Joining the UN Global Compact in 2006 and taking part in the activities of the Swiss network was a first step in the sustainability journey of BSL.
The Kofi Annan Business Schools Foundation
The aim of this Foundation, a part of the larger Kofi Annan Foundation, is clearly explained on their website: “The idea behind the Foundation is to facilitate access to Masters and MBA education at leading business schools for those from Least Developed Countries. The aim is to provide opportunity for talented and motivated individuals from these countries, who do not belong to a privileged class and lack sufficient financial means to graduate with a degree from an international business school. Upon return to their home countries (a condition of the Fellowship), the Fellows are expected to contribute to the strengthening of entrepreneurial capacity and the fostering of a stable market economy as an effective catalyst for their country’s development, job creation and poverty alleviation”.
What is very interesting in my opinion in this statement is the snowball effect it implies. If the scholarships help talented students to reach their goals, by coming back to their home country these educated people can contribute to the development of Least Developed Countries.
BSL sponsored a few students from African countries over the past years.
The links of Kofi Annan with Switzerland
In 2006, Kofi Annan was awarded the “Prix de la Fondation pour Genève”. In his speech as the recipient of the prize, Mr. Annan reminded us of a few facts: He was a student at the “Institut Universitaire des Hautes Etudes Internationales” in the early 60s and started his UN career at the WHO whose headquarters are in Geneva. He also met his second wife, Nane Lagergren, in Geneva.
In his speech he also mentioned that no other city in the world counts as many international organizations and institutions.
When he left the UN in 2006, Kofi Annan chose to settle in Geneva.
Among the Swiss personalities who made public declarations after Kofi Annan’s death, I would like to mention Jean Ziegler, who was a student at IUHEI at the same time than Kofi Annan and remained a friend of his. Jean Ziegler was chosen by him as the Special Rapporteur on the Right to Food in 2000.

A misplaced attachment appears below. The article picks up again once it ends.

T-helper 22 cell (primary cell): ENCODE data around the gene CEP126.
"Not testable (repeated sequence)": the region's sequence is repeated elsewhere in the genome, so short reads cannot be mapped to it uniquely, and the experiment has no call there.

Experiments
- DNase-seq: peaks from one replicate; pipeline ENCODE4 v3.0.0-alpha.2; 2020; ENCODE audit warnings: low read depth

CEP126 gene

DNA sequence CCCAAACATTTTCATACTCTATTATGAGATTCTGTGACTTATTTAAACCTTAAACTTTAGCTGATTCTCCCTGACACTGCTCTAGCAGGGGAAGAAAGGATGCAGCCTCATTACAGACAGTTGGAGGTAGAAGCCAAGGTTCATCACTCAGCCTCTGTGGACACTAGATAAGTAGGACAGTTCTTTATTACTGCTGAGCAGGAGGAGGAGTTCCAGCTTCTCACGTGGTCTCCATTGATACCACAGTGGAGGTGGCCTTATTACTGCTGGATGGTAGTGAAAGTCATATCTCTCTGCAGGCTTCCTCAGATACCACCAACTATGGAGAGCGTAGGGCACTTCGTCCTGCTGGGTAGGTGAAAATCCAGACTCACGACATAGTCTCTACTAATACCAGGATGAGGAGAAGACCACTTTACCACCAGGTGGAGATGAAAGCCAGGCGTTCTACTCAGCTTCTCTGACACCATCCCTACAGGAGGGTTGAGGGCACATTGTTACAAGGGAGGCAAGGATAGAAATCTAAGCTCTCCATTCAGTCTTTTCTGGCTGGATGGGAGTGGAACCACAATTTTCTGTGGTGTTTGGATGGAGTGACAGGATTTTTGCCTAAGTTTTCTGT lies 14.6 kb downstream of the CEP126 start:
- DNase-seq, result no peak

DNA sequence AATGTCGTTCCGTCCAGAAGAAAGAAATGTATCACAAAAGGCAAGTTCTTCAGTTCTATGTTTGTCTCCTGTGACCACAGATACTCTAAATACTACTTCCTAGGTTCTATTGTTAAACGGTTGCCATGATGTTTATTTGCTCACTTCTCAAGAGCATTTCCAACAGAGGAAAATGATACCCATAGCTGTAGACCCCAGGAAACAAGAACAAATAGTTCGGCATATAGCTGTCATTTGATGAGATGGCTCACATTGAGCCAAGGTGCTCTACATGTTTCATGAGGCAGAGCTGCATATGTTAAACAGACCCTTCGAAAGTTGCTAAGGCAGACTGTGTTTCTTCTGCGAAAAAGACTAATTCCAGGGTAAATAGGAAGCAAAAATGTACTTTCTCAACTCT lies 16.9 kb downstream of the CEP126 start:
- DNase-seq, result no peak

Dr. Joseph Deiss at BSL, when he was President of UN General Assembly (2010)
I would also like to mention Joseph Deiss, a former President of the Swiss Confederation and another Dr. H.C. of BSL. Joseph Deiss insists in an interview published in Geneva based newspaper Le Temps on how welcoming Kofi Annan was towards Switzerland and how he alleviated his hesitations to ask the Swiss population if they wanted to join the UN. Dr. Deiss also believes that Kofi Annan increased the confidence of his compatriots in the organization. In fact, the adhesion to the UN had been rejected by 75 % of the Swiss population in 1986, but in 2002, it was accepted by 54 % of the population and by 12 cantons against 11.
If Switzerland was only the 190th country to join the UN, it was the first one to do it as the consequence of a popular vote.
We, the BSL Community, are truly and deeply saddened by this news. Our heartfelt condolences go out to all his family and friends. This world will never forget your significant impact and we are all honored and blessed to have been alive during the time you brought such significant change, which touched the lives of so many. We thank you from the bottom of our hearts, and may your soul rest in peace.
Author: Philippe Du Pasquier, President of the Board